Prince Philip Won't Be Charged in Car Crash Near Royal Estate - NBC Connecticut
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Prince Philip Won't Be Charged in Car Crash Near Royal Estate

Two women were injured, though not seriously, when Philip's Land Rover smashed into their car last month near the royal family's Sandringham estate

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    Sam Russell/PA via AP | Getty Images (inset)
    This Jan. 17, 2019, file photo shows the scene near the Sandringham Estate in England where Britain's Prince Philip, seen inset driving in 2004, was involved in a car crash.

    Prince Philip has decided to stop driving at the age of 97, less than a month after he was involved in a collision that left two women injured, Buckingham Palace said Saturday.

    The palace said in a statement that "after careful consideration," Queen Elizabeth II's husband "has taken the decision to voluntarily surrender his driving license."

    Philip was behind the wheel of a Land Rover when he smashed into another car on Jan. 17 near the royal family's Sandringham estate in eastern England. Philip had to be helped out of his overturned vehicle but wasn't injured. Two women in the other car were injured, though not seriously, and a 9-month-old baby boy was unhurt.

    Emma Fairweather, who suffered a broken wrist in the Jan. 17 accident, told the Sunday Mirror newspaper that giving up his license is "the right thing to do. Undoubtedly the roads will be safer now."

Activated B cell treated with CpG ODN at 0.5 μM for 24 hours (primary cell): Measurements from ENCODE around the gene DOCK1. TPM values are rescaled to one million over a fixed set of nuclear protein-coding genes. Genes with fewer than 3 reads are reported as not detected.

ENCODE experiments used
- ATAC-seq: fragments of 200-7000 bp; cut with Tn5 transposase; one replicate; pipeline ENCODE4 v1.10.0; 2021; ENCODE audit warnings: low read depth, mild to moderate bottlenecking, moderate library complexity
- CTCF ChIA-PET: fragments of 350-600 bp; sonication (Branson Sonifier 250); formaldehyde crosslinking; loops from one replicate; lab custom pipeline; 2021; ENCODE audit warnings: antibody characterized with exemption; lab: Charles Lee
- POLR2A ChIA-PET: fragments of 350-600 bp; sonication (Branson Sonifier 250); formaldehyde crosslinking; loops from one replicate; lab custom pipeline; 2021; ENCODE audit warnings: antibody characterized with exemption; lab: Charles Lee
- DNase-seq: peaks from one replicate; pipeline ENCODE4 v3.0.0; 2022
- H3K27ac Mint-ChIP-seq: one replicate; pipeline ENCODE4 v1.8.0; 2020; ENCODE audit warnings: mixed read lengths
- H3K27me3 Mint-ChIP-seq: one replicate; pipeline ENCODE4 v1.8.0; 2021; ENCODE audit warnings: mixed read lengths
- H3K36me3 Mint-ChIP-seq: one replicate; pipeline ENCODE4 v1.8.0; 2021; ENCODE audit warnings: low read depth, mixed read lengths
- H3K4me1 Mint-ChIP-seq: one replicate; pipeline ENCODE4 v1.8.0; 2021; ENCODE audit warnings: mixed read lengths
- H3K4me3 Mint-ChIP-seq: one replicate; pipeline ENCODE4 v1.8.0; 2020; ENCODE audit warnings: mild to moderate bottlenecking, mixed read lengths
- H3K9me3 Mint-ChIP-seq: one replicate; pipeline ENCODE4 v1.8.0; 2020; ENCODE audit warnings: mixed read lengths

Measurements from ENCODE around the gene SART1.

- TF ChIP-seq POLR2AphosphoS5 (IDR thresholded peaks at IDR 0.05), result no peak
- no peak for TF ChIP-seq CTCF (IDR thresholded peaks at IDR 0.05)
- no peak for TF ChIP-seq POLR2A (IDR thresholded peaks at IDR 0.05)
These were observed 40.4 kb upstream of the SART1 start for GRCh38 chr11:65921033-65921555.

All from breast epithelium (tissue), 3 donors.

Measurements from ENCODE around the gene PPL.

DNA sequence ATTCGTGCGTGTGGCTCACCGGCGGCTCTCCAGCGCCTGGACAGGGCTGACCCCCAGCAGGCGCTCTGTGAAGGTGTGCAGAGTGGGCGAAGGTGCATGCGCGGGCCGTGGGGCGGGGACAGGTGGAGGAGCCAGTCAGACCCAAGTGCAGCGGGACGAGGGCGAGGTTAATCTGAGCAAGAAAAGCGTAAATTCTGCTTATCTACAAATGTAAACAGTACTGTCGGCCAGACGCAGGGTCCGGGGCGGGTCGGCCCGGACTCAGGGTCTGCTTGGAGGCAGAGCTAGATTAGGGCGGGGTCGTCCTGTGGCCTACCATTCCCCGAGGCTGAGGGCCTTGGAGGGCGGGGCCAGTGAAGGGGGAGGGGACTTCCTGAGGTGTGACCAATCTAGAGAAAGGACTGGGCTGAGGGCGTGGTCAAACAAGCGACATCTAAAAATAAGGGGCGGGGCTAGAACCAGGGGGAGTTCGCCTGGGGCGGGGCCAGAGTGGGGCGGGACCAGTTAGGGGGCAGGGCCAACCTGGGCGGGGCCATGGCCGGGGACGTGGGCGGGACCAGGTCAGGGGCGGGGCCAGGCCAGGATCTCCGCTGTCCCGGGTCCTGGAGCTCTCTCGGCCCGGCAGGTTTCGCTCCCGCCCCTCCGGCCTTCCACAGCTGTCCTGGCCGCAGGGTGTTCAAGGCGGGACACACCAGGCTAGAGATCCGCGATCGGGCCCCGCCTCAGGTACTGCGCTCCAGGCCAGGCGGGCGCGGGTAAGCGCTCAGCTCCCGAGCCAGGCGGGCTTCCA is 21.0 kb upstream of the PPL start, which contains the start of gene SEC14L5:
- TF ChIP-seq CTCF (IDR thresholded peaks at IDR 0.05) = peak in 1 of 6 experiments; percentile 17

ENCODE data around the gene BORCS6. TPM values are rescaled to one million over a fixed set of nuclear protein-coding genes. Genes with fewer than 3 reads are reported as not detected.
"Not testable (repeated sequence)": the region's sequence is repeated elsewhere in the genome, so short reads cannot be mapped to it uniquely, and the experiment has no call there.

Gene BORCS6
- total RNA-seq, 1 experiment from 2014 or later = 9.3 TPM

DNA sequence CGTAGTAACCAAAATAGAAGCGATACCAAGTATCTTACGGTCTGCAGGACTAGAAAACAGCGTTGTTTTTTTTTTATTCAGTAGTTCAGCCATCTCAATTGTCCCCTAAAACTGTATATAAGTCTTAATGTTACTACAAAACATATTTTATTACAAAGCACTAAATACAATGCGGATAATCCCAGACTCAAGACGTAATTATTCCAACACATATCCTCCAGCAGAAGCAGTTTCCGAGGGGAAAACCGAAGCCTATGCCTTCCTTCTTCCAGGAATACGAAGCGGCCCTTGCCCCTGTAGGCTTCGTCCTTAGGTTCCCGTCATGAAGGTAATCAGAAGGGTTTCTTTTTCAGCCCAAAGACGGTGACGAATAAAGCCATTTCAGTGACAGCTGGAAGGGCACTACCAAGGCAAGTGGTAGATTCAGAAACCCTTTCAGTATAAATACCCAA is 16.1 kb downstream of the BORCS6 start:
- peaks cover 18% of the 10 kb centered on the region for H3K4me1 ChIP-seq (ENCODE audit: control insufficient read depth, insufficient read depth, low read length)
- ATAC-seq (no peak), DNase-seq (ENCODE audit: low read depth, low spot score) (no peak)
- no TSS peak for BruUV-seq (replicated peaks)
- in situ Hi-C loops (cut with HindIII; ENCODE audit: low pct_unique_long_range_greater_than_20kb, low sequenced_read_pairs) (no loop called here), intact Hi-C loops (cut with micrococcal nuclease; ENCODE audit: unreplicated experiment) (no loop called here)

Philip was photographed driving again two days later, without a seatbelt. Police said they offered him "suitable words of advice" after that.

    The prince was not charged in the crash. Police said he and the other driver were both given breath tests for alcohol and passed.

    In a letter of apology to one of the injured women, Philip said he was dazzled by the sun when he pulled onto a main road near the royal retreat, 100 miles (160 kilometers) north of London.

    He told Emma Fairweather, who suffered a broken wrist in the crash, that "I can only imagine that I failed to see the car coming, and I am very contrite about the consequences." The letter was published by a newspaper.

    There is no upper age limit for licensing drivers in Britain, although drivers over 70 are required to renew their licenses every three years and tell authorities about any medical conditions that might raise safety issues.